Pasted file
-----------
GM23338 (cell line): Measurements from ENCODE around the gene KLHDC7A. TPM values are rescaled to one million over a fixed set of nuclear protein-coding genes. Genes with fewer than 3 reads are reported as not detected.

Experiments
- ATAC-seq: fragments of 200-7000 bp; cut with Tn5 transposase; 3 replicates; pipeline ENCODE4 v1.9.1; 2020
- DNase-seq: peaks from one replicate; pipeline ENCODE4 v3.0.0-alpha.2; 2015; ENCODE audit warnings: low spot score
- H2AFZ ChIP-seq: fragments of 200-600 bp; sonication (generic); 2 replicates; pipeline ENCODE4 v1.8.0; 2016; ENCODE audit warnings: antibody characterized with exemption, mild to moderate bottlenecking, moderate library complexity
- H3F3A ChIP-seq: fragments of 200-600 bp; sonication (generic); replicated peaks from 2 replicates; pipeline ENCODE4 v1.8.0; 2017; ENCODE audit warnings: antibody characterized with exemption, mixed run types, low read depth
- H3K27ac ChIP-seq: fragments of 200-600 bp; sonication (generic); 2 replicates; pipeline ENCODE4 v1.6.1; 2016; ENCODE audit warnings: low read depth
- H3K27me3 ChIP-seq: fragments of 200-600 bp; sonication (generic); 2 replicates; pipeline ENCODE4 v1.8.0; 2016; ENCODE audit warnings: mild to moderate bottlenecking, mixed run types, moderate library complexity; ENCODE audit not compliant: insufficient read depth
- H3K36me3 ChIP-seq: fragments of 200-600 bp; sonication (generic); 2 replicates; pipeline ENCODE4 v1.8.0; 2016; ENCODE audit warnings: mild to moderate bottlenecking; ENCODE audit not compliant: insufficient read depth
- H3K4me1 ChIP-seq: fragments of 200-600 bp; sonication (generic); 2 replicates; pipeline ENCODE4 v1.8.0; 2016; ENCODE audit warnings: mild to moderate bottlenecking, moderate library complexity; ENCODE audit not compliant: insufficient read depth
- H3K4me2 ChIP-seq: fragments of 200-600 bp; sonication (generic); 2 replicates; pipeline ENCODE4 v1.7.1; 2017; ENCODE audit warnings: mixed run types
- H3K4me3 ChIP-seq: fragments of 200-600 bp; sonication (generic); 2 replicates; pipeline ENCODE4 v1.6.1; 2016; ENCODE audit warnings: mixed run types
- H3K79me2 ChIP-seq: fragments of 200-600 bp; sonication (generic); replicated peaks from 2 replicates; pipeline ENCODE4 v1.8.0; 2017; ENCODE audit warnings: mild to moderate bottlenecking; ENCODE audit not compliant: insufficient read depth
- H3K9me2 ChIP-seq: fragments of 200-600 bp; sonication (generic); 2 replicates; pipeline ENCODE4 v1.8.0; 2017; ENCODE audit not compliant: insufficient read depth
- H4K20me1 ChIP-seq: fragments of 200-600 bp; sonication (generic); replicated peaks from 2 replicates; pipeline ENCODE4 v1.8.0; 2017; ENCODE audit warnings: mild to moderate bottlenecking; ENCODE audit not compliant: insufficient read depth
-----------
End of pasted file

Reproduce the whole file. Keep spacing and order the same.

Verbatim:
GM23338 (cell line): Measurements from ENCODE around the gene KLHDC7A. TPM values are rescaled to one million over a fixed set of nuclear protein-coding genes. Genes with fewer than 3 reads are reported as not detected.

Experiments
- ATAC-seq: fragments of 200-7000 bp; cut with Tn5 transposase; 3 replicates; pipeline ENCODE4 v1.9.1; 2020
- DNase-seq: peaks from one replicate; pipeline ENCODE4 v3.0.0-alpha.2; 2015; ENCODE audit warnings: low spot score
- H2AFZ ChIP-seq: fragments of 200-600 bp; sonication (generic); 2 replicates; pipeline ENCODE4 v1.8.0; 2016; ENCODE audit warnings: antibody characterized with exemption, mild to moderate bottlenecking, moderate library complexity
- H3F3A ChIP-seq: fragments of 200-600 bp; sonication (generic); replicated peaks from 2 replicates; pipeline ENCODE4 v1.8.0; 2017; ENCODE audit warnings: antibody characterized with exemption, mixed run types, low read depth
- H3K27ac ChIP-seq: fragments of 200-600 bp; sonication (generic); 2 replicates; pipeline ENCODE4 v1.6.1; 2016; ENCODE audit warnings: low read depth
- H3K27me3 ChIP-seq: fragments of 200-600 bp; sonication (generic); 2 replicates; pipeline ENCODE4 v1.8.0; 2016; ENCODE audit warnings: mild to moderate bottlenecking, mixed run types, moderate library complexity; ENCODE audit not compliant: insufficient read depth
- H3K36me3 ChIP-seq: fragments of 200-600 bp; sonication (generic); 2 replicates; pipeline ENCODE4 v1.8.0; 2016; ENCODE audit warnings: mild to moderate bottlenecking; ENCODE audit not compliant: insufficient read depth
- H3K4me1 ChIP-seq: fragments of 200-600 bp; sonication (generic); 2 replicates; pipeline ENCODE4 v1.8.0; 2016; ENCODE audit warnings: mild to moderate bottlenecking, moderate library complexity; ENCODE audit not compliant: insufficient read depth
- H3K4me2 ChIP-seq: fragments of 200-600 bp; sonication (generic); 2 replicates; pipeline ENCODE4 v1.7.1; 2017; ENCODE audit warnings: mixed run types
- H3K4me3 ChIP-seq: fragments of 200-600 bp; sonication (generic); 2 replicates; pipeline ENCODE4 v1.6.1; 2016; ENCODE audit warnings: mixed run types
- H3K79me2 ChIP-seq: fragments of 200-600 bp; sonication (generic); replicated peaks from 2 replicates; pipeline ENCODE4 v1.8.0; 2017; ENCODE audit warnings: mild to moderate bottlenecking; ENCODE audit not compliant: insufficient read depth
- H3K9me2 ChIP-seq: fragments of 200-600 bp; sonication (generic); 2 replicates; pipeline ENCODE4 v1.8.0; 2017; ENCODE audit not compliant: insufficient read depth
- H4K20me1 ChIP-seq: fragments of 200-600 bp; sonication (generic); replicated peaks from 2 replicates; pipeline ENCODE4 v1.8.0; 2017; ENCODE audit warnings: mild to moderate bottlenecking; ENCODE audit not compliant: insufficient read depth